An FFC filing that details a Super Nintendo-style wireless controller for the Nintendo Switch has been unearthed by members of the Resetera community. Seen in the federally mandated sticker placement diagram above, the controller unmistakably matches the silhouette of the original SNES controller, albeit with what appear to be either ZL and ZR buttons on top, or SL/SR buttons as part of the standard joy-con railing system.
The filing lists the controller as model number HAC-042, which is consistent with previous joy-con numbering conventions. The associated frequency tests submitted with the filing give the controller’s internal battery as model HAC-006, which is the same 525 mAh lithium ion battery found in stock joy-con controllers. All signs point to this being a wireless SNES joy-con, folks!
It’s important to note that an FCC filing is very different from a patent. A patent is basically calling dibs on an idea, and that idea doesn’t necessarily have to work or even exist in physical form yet, you just have to be able to convince the government that you’ve had the idea thoroughly enough to lay claim to it. That’s why news outlets always advise caution when patent filings for really unlikely and/or amazing things crop up — just because something has been patented, that doesn’t mean the inventor has any plans to make it a reality. They just need to be able to say “hey, this was my idea first” if anybody else tries to make it a reality.
An FCC filing, on the other hand, is a preparatory step that companies must take when planning to release a product that somehow communicates over federally regulated radio frequencies, and is therefore an implicit statement of intent. In order for this filing to even exist, Nintendo had to manufacture prototypes of the controller, and then pay for a third-party testing company (in this case, SPORTON INTERNATIONAL INC. EMC & Wireless Communications Laboratory in Taiwan) to verify that the prototypes functioned as intended and did not perform in such a way as to illegally interface with radio frequencies beyond what is allowed. Nintendo then sends the completed tests and a diagram of the federally mandated sticker to the FCC, and says “hey, we wanna sell this and we’ve done all the paperwork.”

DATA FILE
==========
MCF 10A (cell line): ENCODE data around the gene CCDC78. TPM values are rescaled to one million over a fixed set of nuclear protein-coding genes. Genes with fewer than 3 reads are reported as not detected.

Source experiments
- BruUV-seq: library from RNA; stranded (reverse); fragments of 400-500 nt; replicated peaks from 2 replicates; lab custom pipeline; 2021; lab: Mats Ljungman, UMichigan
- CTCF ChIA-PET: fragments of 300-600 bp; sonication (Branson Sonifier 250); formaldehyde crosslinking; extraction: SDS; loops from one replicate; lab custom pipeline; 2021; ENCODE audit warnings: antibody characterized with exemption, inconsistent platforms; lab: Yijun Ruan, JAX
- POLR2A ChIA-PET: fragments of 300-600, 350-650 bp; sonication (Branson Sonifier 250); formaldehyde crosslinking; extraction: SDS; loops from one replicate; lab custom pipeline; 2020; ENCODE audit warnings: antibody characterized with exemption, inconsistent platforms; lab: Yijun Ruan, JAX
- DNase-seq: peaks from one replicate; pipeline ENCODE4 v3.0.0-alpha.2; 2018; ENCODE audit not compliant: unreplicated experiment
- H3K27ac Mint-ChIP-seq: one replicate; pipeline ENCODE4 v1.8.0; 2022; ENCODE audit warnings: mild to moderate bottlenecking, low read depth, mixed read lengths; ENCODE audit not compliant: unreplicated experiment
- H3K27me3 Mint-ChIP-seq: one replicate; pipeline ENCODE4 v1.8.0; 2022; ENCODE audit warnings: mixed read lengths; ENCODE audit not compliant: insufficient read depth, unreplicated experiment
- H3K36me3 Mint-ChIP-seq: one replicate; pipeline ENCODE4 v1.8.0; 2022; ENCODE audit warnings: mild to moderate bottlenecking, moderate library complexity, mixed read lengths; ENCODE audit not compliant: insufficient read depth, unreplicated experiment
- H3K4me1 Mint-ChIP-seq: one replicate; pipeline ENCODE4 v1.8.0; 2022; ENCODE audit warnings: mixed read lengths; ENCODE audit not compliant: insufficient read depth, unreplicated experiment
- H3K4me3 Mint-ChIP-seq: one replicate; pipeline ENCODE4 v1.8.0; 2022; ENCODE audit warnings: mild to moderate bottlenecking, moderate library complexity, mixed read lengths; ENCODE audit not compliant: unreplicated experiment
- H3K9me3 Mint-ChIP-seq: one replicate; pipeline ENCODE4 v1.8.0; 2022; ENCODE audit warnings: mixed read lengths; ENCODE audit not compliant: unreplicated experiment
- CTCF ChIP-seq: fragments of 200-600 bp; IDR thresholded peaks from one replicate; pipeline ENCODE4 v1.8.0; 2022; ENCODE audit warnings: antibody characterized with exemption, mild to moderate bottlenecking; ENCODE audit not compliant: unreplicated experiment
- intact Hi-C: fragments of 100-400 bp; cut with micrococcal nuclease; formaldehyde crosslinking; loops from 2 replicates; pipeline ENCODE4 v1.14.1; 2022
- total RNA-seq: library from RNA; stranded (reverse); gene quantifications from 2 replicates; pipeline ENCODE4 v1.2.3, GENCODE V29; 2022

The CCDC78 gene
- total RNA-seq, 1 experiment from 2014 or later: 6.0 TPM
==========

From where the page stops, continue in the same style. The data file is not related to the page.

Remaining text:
When this new controller might see the light of day is anybody’s guess. Nintendo’s filing requests that pictures of the prototype device be withheld until February 6 of next year, at which time — presumably — the controller’s existence will no longer be a secret that needs keeping. We also don’t know if this thing will only be available to Nintendo Online subscribers, as was the case with last year’s NES controller joy-cons, seen above.
This SNES controller’s existence also implies, but in no way verifies or guarantees, that SNES games are headed to Nintendo Online’s library of available classic titles. Nintendo might just think that people want to play Kero Blaster with a SNES controller, and like, yes, but we also want to play Super Bomberman and Primal Rage with one too.